The latest information and inspiration.Subscribe
*Rev. Larry Hollon is a lifelong storyteller with experience in radio, TV, print and video. He is the general secretary of United Methodist Communications, and also serves as publisher of United Methodist News Service.
By Rev. Larry Hollon
In the past four posts, I’ve pointed to how information communication technology and communications strategy have been employed to encourage transparency as we discuss how new media influence us and the practices of the church.
We’ve seen how the power of social media can unleash giving and provide a way for us to contribute to changing the world.
And we’ve reviewed how strategic use of communication and various technologies can connect us and be used to express how Christians understand our global responsibilities.
I attempted to provide a theological framework for why communication can be viewed as an expression of the mission and ministry of the church in the post yesterday. I believe communication is more than a technical support function and when we fail to see it in this more complete role, we reduce our capacity to communicate the Good News of God’s love for the world. Communication is ministry.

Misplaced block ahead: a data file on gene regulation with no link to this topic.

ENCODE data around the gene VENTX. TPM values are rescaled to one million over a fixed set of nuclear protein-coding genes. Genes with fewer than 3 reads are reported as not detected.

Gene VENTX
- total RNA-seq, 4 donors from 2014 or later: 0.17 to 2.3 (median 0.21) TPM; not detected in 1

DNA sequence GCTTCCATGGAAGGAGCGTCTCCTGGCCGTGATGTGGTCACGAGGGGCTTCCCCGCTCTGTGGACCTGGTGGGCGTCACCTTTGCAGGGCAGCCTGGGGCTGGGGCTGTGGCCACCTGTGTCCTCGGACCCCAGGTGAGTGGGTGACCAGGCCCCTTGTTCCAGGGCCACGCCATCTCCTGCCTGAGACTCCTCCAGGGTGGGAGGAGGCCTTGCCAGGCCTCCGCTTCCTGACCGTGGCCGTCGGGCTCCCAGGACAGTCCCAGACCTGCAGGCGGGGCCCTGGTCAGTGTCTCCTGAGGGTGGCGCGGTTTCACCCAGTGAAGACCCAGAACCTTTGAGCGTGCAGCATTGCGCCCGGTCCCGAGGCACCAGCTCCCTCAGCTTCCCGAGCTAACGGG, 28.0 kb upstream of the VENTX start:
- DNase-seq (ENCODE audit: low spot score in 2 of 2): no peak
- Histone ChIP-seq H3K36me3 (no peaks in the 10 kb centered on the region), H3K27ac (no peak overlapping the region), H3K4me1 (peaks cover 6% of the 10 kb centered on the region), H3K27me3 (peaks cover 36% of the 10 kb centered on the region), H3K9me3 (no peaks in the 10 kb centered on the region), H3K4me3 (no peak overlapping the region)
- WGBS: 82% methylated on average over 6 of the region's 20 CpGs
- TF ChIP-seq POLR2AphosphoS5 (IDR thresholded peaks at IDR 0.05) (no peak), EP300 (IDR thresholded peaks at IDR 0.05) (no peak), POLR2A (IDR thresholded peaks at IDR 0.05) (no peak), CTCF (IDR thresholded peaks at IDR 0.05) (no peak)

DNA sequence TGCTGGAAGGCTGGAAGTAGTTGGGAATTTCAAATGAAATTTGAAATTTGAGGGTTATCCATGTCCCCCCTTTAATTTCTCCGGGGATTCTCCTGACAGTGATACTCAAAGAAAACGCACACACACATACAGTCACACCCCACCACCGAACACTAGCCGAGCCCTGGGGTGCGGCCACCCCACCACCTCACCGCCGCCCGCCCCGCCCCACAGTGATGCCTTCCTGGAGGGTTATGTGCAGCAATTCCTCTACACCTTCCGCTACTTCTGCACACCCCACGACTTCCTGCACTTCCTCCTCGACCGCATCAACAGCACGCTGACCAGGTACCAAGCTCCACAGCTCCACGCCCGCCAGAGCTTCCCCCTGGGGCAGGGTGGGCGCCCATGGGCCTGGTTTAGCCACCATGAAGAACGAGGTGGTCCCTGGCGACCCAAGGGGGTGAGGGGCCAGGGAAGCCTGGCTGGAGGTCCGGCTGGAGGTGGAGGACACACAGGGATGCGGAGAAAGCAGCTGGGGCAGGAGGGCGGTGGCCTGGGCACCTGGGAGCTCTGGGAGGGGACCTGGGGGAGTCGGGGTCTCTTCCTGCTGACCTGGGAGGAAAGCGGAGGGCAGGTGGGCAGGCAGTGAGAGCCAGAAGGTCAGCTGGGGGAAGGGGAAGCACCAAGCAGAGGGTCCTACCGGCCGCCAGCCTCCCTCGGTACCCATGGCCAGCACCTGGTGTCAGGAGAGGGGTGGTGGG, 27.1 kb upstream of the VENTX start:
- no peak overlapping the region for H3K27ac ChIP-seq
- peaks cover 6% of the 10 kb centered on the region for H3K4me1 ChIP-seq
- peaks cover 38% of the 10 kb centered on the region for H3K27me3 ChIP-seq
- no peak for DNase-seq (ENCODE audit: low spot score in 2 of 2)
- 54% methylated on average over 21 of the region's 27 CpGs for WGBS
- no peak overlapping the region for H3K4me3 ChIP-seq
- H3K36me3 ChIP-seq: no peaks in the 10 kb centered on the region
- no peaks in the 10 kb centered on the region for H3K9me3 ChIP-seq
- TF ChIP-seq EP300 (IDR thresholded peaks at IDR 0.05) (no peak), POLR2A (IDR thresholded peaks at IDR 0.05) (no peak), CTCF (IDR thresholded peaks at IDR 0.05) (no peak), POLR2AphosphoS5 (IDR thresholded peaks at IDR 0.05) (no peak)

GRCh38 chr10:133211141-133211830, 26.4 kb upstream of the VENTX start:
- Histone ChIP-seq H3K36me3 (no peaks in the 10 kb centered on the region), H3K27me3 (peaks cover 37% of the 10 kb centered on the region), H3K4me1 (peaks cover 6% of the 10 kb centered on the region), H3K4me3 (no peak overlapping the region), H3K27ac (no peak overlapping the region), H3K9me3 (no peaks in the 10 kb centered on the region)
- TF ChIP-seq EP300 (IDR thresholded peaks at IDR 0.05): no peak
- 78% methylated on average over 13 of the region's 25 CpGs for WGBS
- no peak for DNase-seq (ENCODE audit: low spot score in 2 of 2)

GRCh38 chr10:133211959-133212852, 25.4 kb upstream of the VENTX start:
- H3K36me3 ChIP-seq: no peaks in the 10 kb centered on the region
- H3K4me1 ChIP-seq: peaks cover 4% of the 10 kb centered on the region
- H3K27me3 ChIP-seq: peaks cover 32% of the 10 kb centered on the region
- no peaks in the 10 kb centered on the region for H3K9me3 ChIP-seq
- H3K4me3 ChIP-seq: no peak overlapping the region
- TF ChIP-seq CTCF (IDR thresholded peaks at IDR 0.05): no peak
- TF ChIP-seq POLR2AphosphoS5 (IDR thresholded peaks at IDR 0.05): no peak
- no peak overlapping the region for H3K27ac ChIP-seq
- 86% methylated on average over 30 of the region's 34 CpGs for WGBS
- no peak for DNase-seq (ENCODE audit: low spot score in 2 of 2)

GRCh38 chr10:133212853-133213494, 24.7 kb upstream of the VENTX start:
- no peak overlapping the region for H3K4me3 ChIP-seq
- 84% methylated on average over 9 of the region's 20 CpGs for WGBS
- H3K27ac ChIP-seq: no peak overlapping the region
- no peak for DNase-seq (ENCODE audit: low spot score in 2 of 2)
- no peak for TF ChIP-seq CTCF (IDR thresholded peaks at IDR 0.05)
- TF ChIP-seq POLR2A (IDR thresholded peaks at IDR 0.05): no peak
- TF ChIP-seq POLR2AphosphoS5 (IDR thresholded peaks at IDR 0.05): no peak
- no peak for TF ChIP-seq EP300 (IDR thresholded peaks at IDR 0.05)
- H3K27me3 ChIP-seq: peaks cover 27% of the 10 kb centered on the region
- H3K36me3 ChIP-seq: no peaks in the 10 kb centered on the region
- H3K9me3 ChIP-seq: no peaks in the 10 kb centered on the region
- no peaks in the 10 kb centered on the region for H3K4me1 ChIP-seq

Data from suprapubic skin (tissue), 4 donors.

From the perspective of the practice of communication, the thread that ties these four posts together is that they are all about communicating with people using the media with which they are familiar (whether that is mobile technology, social media, low-wattage radio or other channels) in an environment in which they are comfortable.
We live in a communications environment that is shaping us and our unique cultures, no matter where we live in the world. For example, messages by global corporations are tailored to different contexts, but the use of media to deliver those messages and our response to the messages affects us in similar ways.